And one wonders about the implausible dream technology itself. It’s offhandedly said to have been developed by the military for training purposes, but very little time is spent on the mechanics of the technology. Some sort of IV is involved in the process of linking people together, but how exactly does an Architect create and realize the world? We see Ariadne fiddle with papier-mache models, and verbally describe the world to the participants, but we’re also told that the architect need not necessarily enter the dream personally, so it’s not her mental map that makes things possible. If the agents are able to conjure things on the fly (Eames produces a grenade launcher out of thin air, and Ariadne folds a city in half), why do they not take more advantage of their effectively unlimited abilities during the heist? Cobb makes a big deal out of a prospective architect being able to devise labyrinths, something like a video game level designer. But Ariadne’s work is literally short-circuited and we never see a dramatic payoff to the theme of mazes.
Ray Bradbury once said that he was not concerned with the mechanics of interstellar travel; if a story he wished to tell required a rocket ship to ferry characters to another world, that was good enough for him. So is it pedestrian of me to wonder about these practicalities, or do these questions actually matter a great deal? Is the lack of specificity about how this miraculous technology actually works a clue? I believe it is linked to the troubling ambiguity of Cobb’s desire to “go home.” Does he simply want to clear his name so he can re-enter his home country, or does he want to plunge deeper into his fantasy? Is he actually guilty of a crime like Roman Polanski, or merely obsessed with indirect culpability like Kelvin in Solaris or Teddy in Shutter Island? Either way, he may have the opportunity to construct a false reality in which he can absolve himself.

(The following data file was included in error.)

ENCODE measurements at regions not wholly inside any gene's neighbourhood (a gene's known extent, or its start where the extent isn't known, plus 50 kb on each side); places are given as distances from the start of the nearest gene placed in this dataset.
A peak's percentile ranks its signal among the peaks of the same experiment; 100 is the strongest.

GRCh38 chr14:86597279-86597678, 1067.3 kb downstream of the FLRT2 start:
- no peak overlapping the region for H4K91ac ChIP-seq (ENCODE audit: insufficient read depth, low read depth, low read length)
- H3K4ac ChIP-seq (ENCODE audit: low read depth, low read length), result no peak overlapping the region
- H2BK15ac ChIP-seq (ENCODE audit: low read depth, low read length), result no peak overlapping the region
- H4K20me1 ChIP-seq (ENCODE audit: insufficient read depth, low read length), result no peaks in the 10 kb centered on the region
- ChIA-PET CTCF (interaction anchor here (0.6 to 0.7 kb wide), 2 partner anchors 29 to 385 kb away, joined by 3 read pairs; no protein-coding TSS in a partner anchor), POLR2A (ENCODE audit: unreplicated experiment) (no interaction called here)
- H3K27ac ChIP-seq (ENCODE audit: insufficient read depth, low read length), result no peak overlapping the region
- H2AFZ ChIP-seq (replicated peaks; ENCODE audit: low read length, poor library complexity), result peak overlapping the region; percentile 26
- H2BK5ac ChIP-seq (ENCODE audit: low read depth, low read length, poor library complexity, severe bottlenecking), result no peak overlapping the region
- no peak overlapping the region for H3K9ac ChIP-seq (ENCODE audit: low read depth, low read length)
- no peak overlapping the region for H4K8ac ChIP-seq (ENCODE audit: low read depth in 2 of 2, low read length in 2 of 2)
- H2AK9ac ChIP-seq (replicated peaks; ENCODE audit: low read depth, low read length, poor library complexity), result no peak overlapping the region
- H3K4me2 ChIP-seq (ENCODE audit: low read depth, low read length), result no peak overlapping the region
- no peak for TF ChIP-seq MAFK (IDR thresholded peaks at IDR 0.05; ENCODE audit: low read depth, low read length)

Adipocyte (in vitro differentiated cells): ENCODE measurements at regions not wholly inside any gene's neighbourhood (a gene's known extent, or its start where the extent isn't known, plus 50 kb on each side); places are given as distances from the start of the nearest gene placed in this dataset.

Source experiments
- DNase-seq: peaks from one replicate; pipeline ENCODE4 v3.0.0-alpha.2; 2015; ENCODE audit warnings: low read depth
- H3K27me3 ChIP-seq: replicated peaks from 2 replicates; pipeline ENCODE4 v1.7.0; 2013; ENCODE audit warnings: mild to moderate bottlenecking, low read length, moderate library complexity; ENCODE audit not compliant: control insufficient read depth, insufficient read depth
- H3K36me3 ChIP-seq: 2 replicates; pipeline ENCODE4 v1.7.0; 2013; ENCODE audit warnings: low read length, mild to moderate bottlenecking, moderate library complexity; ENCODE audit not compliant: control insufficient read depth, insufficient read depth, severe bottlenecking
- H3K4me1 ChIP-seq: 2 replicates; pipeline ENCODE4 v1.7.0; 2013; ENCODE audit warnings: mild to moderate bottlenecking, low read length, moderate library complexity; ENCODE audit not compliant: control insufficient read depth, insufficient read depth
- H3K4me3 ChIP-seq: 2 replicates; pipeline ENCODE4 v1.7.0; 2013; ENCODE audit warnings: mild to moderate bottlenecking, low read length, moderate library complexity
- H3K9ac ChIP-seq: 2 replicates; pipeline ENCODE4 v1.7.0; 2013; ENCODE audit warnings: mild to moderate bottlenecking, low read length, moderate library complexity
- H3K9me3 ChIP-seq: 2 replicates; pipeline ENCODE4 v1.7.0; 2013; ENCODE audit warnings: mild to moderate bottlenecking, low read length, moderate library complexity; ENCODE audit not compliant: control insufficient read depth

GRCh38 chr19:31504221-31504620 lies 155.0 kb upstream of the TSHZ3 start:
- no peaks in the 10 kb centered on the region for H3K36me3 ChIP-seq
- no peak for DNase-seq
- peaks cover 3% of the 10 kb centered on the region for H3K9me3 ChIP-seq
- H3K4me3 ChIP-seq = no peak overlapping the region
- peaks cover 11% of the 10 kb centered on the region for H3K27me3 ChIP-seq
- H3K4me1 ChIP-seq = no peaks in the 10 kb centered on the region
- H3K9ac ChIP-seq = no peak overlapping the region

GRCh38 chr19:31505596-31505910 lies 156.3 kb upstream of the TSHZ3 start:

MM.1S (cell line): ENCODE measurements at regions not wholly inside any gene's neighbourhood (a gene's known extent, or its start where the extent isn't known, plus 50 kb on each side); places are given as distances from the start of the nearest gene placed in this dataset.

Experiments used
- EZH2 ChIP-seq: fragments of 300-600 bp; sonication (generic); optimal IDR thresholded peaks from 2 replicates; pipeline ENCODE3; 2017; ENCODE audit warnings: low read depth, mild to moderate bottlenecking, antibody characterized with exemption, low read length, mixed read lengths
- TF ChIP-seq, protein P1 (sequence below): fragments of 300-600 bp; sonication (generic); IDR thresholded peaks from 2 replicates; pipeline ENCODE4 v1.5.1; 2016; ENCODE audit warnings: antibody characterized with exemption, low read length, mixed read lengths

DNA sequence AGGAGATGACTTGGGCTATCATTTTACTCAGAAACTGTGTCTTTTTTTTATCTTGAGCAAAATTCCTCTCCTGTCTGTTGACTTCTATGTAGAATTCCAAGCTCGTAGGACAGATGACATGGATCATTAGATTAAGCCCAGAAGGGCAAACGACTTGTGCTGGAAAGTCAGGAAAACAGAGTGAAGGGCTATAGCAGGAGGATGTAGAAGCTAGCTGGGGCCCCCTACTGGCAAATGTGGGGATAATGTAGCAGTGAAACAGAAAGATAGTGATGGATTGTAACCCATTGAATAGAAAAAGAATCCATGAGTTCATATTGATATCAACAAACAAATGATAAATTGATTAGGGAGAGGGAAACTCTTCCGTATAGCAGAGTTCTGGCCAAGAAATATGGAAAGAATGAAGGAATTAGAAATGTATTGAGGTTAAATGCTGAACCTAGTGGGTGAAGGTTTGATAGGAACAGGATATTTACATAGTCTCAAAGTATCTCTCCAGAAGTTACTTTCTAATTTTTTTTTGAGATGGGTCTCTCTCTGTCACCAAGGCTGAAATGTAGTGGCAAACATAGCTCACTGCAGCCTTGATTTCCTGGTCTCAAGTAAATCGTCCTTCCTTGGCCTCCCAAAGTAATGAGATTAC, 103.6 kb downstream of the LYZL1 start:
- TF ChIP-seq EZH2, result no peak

I believe Inception is one for the ages, and not just because it has been endorsed by Al Gore. Like 2001: A Space Odyssey and Blade Runner, it’s the rare science fiction film likely to remain well-regarded for years.
How many heist movies have you seen in which the master thief attempts the mythical One Last Job before retiring?
Despite Leonardo DiCaprio sporting Nolan’s own haircut, Inception might suffer in comparison to his somewhat similar character in his most recent film, Shutter Island. Two thrillers in a row about a man wracked with guilt over his dead spouse.
Wikipedia puts the budget at $160 million, plus a $100 million publicity campaign. As usual, these numbers make my head spin. But at least this time the result is a strong movie.
Like Paul Thomas Anderson, Nolan has developed his own personal actors’ troupe. Inception features return appearances by Michael Caine, Ken Watanabe, Cillian Murphy.